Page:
The Forest Wars are officially over, declared a blue ribbon panel gathered to greet the US Secretary of Agriculture in Christopher Creek on Saturday for a tour of a groundbreaking effort to restore forest health and protect fire-threatened communities.
“This is great work, great work,” said Secretary of Agriculture Tom Vilsack of the years of effort that have forged a consensus on the need to restore forest health by reinventing the timber industry to thin millions of acres in four national forests between Williams and Alpine – including all of Rim Country.
Local officials led by Payson Mayor Kenny Evans and First District Congresswoman Ann Kirkpatrick arranged the rare visit by the head of a major federal agency, since the former Iowa governor now heads the federal agency that administers the Forest Service, which owns most of the land in Gila County.
Vilsack said the collaboration between environmentalists, Forest Service administrators, ranchers and both state and local officials will serve as a national model.
“I think we can declare today that the timber wars have officially ended,” said Todd Schulke, an analyst for the Center for Biological Diversity, one of the most aggressive environmental groups in blocking logging in old growth forests. In a nod to Gila County Supervisor Tommie Martin, also on the panel, Schulke quipped, “maybe Tommie can put up an historical marker.”
The so-called Four Forests initiative involved a years long series of meetings and studies to forge an agreement on how much wood a refocused timber industry could take out of a roughly five-million-acre area. In that vast Ponderosa Pine forest, tree densities have risen from perhaps 50 per acre to more than 1,000 per acre, as a result of a century of grazing, logging and fire suppression.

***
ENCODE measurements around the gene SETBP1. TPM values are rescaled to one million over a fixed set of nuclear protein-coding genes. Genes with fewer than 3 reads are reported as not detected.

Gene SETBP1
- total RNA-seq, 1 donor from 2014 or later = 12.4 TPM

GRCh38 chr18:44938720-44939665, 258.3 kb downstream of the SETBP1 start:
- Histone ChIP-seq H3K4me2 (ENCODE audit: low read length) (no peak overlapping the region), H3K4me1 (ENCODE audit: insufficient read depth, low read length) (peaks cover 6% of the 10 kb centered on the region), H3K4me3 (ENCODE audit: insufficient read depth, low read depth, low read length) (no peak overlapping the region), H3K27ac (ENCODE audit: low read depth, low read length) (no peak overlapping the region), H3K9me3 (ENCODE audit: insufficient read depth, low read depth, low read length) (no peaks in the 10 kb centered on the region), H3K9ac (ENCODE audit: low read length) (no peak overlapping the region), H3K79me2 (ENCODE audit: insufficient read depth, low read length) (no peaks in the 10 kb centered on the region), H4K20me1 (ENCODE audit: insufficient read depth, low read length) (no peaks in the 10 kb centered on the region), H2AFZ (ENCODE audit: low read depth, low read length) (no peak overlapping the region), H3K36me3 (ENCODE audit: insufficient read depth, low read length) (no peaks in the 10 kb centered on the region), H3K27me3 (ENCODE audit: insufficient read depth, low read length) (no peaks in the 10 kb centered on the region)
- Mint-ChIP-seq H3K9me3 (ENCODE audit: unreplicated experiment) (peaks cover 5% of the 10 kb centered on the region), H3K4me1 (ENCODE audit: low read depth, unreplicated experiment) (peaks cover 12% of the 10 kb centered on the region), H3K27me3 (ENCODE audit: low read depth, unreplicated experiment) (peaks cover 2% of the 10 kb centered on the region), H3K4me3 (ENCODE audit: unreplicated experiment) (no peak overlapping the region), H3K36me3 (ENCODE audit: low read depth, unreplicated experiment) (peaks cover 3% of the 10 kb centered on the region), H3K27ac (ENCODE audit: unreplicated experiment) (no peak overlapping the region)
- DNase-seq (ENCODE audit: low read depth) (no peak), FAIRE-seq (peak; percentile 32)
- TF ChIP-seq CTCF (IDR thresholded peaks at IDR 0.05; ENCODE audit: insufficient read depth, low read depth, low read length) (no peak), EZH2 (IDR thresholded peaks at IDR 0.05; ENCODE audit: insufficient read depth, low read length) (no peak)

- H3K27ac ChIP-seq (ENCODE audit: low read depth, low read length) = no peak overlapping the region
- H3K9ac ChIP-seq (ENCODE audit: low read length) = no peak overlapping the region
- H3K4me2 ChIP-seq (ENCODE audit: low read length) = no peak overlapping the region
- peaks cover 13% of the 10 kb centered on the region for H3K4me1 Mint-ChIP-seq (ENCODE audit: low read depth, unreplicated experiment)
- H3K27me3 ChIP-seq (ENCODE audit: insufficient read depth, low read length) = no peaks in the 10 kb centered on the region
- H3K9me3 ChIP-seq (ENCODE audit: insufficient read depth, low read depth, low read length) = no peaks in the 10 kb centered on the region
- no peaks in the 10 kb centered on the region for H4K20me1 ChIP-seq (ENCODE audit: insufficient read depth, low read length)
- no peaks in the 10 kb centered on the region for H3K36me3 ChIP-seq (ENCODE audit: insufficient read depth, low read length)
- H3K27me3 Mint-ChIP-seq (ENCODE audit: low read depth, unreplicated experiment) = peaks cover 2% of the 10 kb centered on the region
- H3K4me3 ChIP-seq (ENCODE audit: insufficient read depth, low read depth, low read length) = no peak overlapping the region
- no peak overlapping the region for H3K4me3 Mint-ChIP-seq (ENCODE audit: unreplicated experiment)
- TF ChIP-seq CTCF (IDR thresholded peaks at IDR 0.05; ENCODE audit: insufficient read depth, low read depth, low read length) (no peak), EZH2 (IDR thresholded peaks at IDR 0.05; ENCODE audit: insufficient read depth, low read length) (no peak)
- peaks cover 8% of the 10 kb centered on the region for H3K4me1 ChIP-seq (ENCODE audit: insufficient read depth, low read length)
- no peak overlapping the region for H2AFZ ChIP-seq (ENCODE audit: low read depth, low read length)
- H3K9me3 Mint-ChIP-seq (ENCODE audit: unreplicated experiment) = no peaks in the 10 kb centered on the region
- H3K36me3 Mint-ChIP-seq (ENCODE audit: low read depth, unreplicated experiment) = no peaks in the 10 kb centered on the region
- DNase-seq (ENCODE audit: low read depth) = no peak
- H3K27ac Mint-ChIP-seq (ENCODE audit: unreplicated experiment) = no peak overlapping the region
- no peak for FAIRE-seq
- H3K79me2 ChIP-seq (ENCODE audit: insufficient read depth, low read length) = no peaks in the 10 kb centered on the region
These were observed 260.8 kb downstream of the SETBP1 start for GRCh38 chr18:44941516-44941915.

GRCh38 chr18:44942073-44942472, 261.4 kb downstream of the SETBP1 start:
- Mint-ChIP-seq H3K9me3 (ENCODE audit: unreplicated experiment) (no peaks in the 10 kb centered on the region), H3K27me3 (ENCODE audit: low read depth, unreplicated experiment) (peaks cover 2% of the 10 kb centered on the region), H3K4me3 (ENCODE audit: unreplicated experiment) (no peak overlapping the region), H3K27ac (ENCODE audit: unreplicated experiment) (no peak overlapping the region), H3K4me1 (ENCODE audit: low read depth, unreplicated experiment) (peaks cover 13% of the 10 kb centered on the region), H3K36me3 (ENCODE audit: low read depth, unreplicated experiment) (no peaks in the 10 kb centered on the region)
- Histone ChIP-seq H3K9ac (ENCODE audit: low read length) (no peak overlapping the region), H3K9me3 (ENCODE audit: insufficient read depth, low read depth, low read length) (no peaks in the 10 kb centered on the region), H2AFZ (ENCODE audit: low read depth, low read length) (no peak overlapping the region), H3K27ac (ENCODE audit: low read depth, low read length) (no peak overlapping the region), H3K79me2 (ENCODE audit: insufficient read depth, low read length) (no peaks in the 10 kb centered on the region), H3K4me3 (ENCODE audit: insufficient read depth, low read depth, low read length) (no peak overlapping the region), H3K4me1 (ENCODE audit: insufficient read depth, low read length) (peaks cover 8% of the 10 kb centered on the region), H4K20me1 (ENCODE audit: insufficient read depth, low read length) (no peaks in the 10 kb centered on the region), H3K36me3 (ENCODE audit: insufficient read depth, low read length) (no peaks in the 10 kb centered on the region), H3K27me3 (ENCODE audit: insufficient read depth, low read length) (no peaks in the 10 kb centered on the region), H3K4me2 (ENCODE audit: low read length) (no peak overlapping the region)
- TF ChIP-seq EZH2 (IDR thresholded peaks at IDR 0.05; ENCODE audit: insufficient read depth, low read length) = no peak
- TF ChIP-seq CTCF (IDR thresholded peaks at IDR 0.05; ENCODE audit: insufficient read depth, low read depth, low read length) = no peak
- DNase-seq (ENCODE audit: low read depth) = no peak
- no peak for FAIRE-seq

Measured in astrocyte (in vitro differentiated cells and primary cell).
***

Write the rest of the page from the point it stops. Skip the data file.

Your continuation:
Now, with the remaining big trees beset by debilitating thickets of sapling and forest communities menaced by the threat of monster wildfires, the formerly warring factions have agreed on ground rules that could guarantee timber companies millions of trees annually if they can build mills and biofuel plants than can make money on little trees.
Only such a reinvention of the timber industry can offset the otherwise ruinous cost of hand-thinning millions of acres at a cost of more than 1,000 per acre.
“The answer’s in the economy, not the treasury,” said Martin.
The new approach is already on display in the form of the White Mountain Stewardship Contract, a long-term contract with a timber company that has build a mill to handle small trees. The Forest Service has guaranteed a supply of trees, in return for a focus on thinning buffers around forest communities to provide fire protection at a dramatically reduced cost.